When she was first diagnosed with breast cancer in January 2020, Brisbane mum Jayne says it felt like a death sentence.
“I was only 38 and everyone was telling me it’ll be fine,” Jayne, who has three children aged four to 10, says.
“I was so scared, not just for myself but for my kids, too. If this is it, I thought, I know their dad is amazing and he’ll do his best, but sometimes you just need your mum.”
“I started grieving for the fact that I’ll never get to see my kids grow up. My son was three and I wondered if he’d ever remember me.”
There were other interesting learnings from the diagnosis, Jayne says. One was that she had “betrayed” her body by eating poorly and not exercising. Another was that she had wasted years in a job for which she had no passion.
“I’d been treading water for two years, always meaning to leave that job and find something better, something different, something with purpose. But I never did.”
Finding purpose in charity
Jayne went through five months of chemotherapy and responded very well. Then surgery was followed by six weeks of radiation therapy. The treatment has worked exceptionally well. “Touch wood,” she smiles. “It wasn’t a death sentence”.
But this didn’t solve all of the various life issues the cancer diagnosis had flagged up.
Jayne is now eating a lot better than she was and prioritises exercise. She has also made some decisions around her work. Most important though, was her search for greater purpose, and she discovered that in charity.
“One day I was thinking about purpose, and I was thinking about how I couldn’t just sit around the house until I went back to work in February,” she says. “Then I received an email from The Kids’ Cancer Project – I’d been buying their bears for a couple of years.”
“It mentioned something about a bear drive, and I knew a bear is not something everybody could afford. At the same time, I read an article about how research for kids’ cancers also leads to better treatments for adult cancers.”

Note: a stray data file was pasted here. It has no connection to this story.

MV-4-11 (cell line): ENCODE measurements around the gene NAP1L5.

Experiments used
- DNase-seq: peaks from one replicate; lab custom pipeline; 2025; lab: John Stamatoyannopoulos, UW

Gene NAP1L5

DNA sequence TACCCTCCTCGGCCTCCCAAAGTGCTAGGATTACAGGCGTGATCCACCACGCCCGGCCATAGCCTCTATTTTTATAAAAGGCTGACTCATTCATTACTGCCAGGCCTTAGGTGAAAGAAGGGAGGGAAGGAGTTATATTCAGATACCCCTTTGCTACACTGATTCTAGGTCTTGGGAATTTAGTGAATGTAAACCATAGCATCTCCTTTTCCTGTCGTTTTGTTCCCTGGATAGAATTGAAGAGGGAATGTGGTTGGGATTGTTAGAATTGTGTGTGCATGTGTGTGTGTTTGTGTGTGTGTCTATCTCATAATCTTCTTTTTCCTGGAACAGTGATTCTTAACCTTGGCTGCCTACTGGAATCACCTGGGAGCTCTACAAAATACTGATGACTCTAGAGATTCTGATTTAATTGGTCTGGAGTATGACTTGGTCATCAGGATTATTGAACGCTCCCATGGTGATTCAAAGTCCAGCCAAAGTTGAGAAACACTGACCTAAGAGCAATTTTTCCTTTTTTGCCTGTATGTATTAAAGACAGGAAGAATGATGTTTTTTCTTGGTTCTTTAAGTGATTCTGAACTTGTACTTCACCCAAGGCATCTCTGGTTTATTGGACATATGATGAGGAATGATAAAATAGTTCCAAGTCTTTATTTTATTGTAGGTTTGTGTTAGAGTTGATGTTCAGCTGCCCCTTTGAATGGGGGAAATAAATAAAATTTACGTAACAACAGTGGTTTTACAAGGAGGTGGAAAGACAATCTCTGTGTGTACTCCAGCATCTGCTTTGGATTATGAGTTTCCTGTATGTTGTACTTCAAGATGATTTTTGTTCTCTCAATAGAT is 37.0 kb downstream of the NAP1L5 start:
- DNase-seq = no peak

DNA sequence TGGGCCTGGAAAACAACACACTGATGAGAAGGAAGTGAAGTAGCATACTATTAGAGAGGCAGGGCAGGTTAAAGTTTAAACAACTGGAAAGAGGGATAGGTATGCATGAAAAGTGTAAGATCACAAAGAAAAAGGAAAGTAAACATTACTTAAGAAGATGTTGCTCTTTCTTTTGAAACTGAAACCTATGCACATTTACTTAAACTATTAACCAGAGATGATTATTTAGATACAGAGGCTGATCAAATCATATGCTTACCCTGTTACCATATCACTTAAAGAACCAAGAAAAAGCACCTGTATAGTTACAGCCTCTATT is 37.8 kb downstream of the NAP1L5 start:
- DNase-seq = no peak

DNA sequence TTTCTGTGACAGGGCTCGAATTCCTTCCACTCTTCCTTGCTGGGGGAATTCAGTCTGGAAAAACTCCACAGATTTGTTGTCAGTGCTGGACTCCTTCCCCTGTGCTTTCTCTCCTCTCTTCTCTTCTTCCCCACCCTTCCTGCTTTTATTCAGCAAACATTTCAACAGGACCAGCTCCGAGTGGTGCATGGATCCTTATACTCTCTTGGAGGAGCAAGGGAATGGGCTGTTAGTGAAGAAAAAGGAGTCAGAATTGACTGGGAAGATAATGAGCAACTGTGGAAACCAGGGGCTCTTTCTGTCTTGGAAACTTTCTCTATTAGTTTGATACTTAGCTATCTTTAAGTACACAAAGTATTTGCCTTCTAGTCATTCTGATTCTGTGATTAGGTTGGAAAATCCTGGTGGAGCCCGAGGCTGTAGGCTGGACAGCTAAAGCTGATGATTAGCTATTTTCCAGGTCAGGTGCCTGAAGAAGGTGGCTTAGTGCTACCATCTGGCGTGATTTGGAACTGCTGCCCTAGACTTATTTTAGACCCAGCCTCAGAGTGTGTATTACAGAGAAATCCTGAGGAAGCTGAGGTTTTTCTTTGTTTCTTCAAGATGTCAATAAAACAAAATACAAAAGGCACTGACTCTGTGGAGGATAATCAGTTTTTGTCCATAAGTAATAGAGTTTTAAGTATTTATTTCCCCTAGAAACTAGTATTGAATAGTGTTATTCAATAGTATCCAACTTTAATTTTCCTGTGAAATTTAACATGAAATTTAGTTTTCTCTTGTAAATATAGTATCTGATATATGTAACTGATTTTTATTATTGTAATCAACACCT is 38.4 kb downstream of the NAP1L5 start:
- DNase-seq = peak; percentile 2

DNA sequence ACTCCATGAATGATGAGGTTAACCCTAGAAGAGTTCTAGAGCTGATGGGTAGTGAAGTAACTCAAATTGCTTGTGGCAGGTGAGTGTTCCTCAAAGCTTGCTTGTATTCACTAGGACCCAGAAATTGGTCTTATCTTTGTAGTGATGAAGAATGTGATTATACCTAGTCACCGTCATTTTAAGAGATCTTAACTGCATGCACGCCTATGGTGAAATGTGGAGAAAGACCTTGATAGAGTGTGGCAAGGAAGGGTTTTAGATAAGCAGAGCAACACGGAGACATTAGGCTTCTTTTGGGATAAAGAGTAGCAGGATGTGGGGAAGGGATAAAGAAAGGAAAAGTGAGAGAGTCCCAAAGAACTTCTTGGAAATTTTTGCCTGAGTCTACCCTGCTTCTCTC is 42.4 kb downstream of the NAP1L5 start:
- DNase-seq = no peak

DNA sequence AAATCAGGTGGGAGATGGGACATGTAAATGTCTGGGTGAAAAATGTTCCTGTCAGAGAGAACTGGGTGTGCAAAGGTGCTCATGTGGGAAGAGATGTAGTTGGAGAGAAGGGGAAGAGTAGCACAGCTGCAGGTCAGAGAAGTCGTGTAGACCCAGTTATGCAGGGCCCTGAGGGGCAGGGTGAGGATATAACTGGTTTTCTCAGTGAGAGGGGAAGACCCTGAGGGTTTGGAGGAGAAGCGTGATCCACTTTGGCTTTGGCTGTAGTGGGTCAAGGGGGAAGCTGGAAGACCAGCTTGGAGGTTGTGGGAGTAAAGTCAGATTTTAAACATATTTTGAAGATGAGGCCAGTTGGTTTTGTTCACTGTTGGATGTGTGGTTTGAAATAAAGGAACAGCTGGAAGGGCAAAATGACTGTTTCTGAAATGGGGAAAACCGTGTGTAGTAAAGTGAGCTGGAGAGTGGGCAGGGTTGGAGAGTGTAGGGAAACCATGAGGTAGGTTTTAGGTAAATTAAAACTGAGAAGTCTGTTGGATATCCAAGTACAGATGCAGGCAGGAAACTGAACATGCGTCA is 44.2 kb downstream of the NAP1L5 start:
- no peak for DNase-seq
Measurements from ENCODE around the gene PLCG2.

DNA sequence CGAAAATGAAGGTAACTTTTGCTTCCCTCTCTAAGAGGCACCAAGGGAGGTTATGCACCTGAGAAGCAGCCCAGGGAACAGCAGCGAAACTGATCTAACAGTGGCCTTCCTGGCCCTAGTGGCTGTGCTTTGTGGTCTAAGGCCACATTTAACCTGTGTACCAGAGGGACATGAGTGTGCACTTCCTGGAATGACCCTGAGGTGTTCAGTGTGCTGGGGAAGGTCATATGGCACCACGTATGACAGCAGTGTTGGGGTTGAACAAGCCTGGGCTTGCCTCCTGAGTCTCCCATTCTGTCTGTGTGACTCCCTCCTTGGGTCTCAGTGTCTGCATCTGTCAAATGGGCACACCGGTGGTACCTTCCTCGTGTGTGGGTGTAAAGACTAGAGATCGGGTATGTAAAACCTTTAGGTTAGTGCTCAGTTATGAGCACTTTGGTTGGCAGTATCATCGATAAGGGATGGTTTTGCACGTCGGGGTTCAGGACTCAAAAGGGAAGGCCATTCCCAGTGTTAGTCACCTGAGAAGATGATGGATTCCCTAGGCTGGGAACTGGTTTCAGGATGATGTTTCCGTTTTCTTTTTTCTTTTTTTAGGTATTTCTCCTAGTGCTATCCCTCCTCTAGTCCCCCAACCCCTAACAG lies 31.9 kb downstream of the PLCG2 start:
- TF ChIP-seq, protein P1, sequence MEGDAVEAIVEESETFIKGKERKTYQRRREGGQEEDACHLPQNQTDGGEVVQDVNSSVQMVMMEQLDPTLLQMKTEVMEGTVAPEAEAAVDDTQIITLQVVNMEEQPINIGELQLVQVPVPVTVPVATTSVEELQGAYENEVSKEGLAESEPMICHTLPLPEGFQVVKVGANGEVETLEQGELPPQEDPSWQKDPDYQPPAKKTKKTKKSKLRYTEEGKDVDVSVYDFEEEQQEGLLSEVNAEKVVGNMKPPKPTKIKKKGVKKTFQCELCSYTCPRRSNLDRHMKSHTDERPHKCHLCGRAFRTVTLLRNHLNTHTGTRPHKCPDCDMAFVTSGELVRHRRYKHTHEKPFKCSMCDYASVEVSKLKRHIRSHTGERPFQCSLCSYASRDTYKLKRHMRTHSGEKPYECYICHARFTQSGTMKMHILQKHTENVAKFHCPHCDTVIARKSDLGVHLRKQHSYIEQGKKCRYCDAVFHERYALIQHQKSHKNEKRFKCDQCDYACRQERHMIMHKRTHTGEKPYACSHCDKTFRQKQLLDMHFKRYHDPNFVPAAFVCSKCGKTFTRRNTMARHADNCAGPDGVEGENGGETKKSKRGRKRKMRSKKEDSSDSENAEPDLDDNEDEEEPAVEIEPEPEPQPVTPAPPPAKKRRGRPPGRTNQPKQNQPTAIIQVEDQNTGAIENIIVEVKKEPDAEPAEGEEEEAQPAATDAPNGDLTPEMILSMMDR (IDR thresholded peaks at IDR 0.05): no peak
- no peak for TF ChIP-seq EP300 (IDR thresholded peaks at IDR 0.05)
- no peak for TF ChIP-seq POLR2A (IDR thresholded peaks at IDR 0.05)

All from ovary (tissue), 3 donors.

Jayne logged on to Facebook and, for the first time, publicly announced her cancer battle. Previously she had remained fairly quiet about it, only telling those who needed to know.
She asked her friends not to send cards or flowers or even prayers, but instead to donate to her fundraising drive for The Kids’ Cancer Project bears, to be given to kids in hospital.
Read more: A toy bear drive for kids with cancer
“It’s got the double goodness of supporting cancer research and also providing happiness to a child who really needs it,” Jayne says.
Jayne’s original goal was $500, which would buy nine bears, and she would buy the tenth. In the first 24 to 48 hours, her generous family and friends had provided enough money to purchase 100 bears.
“Right now, we’ve got $6,905, and my new target is $8,250, which will buy 150 bears,” she says.
“The original idea was to donate them to kids in the Queensland Children’s Hospital, which we drive past occasionally. But there’s also an option on the website to send the bears to wherever they’re needed most. I figure with that number of bears, we can stock up a few regional hospitals where they don’t have visits from football players, etc.”
What does she hope might come out of her new, purposeful project? Jayne says she feels there will be positive outcomes on a number of levels.
Discover how to set up your own Toy Bear Drive
“First, I’m hoping it will raise the profile of The Kids’ Cancer Project,” she says. “Second, if we can give 150 kids and their families a reason to smile, that’s amazing. Finally, the money funds research that can make a real difference in contributing to better treatments and better outcomes. What could be better than that?”